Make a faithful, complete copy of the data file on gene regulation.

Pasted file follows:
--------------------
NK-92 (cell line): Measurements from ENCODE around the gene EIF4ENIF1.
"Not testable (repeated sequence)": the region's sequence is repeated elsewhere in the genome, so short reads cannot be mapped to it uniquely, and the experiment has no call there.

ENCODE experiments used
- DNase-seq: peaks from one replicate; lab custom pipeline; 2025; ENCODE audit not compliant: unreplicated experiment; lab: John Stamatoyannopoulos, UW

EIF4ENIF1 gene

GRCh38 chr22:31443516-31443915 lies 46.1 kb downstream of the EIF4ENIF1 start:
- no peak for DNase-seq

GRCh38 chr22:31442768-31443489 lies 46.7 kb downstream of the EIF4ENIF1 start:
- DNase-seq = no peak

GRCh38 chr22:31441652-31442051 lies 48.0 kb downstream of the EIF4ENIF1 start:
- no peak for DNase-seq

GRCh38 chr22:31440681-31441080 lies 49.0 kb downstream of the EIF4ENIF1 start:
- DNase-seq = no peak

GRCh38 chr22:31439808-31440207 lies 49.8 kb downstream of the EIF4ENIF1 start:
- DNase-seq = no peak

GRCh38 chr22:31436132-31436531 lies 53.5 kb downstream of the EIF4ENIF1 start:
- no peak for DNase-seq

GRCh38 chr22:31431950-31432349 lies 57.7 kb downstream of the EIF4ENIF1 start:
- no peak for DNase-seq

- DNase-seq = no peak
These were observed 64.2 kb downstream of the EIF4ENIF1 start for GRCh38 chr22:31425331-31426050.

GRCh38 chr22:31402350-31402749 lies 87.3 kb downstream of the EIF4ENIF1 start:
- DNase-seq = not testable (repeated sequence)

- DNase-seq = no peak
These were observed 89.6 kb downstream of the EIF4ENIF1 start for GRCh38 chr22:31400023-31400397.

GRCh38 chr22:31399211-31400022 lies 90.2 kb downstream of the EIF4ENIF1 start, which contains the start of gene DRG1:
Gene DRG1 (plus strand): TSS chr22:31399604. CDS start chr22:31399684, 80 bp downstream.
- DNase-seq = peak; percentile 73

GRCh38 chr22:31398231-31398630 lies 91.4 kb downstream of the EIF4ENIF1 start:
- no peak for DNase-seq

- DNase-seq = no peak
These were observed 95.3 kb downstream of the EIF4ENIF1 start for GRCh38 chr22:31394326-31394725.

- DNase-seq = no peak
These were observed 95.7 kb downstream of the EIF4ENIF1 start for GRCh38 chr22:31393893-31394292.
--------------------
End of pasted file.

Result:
NK-92 (cell line): Measurements from ENCODE around the gene EIF4ENIF1.
"Not testable (repeated sequence)": the region's sequence is repeated elsewhere in the genome, so short reads cannot be mapped to it uniquely, and the experiment has no call there.

ENCODE experiments used
- DNase-seq: peaks from one replicate; lab custom pipeline; 2025; ENCODE audit not compliant: unreplicated experiment; lab: John Stamatoyannopoulos, UW

EIF4ENIF1 gene

GRCh38 chr22:31443516-31443915 lies 46.1 kb downstream of the EIF4ENIF1 start:
- no peak for DNase-seq

GRCh38 chr22:31442768-31443489 lies 46.7 kb downstream of the EIF4ENIF1 start:
- DNase-seq = no peak

GRCh38 chr22:31441652-31442051 lies 48.0 kb downstream of the EIF4ENIF1 start:
- no peak for DNase-seq

GRCh38 chr22:31440681-31441080 lies 49.0 kb downstream of the EIF4ENIF1 start:
- DNase-seq = no peak

GRCh38 chr22:31439808-31440207 lies 49.8 kb downstream of the EIF4ENIF1 start:
- DNase-seq = no peak

GRCh38 chr22:31436132-31436531 lies 53.5 kb downstream of the EIF4ENIF1 start:
- no peak for DNase-seq

GRCh38 chr22:31431950-31432349 lies 57.7 kb downstream of the EIF4ENIF1 start:
- no peak for DNase-seq

- DNase-seq = no peak
These were observed 64.2 kb downstream of the EIF4ENIF1 start for GRCh38 chr22:31425331-31426050.

GRCh38 chr22:31402350-31402749 lies 87.3 kb downstream of the EIF4ENIF1 start:
- DNase-seq = not testable (repeated sequence)

- DNase-seq = no peak
These were observed 89.6 kb downstream of the EIF4ENIF1 start for GRCh38 chr22:31400023-31400397.

GRCh38 chr22:31399211-31400022 lies 90.2 kb downstream of the EIF4ENIF1 start, which contains the start of gene DRG1:
Gene DRG1 (plus strand): TSS chr22:31399604. CDS start chr22:31399684, 80 bp downstream.
- DNase-seq = peak; percentile 73

GRCh38 chr22:31398231-31398630 lies 91.4 kb downstream of the EIF4ENIF1 start:
- no peak for DNase-seq

- DNase-seq = no peak
These were observed 95.3 kb downstream of the EIF4ENIF1 start for GRCh38 chr22:31394326-31394725.

- DNase-seq = no peak
These were observed 95.7 kb downstream of the EIF4ENIF1 start for GRCh38 chr22:31393893-31394292.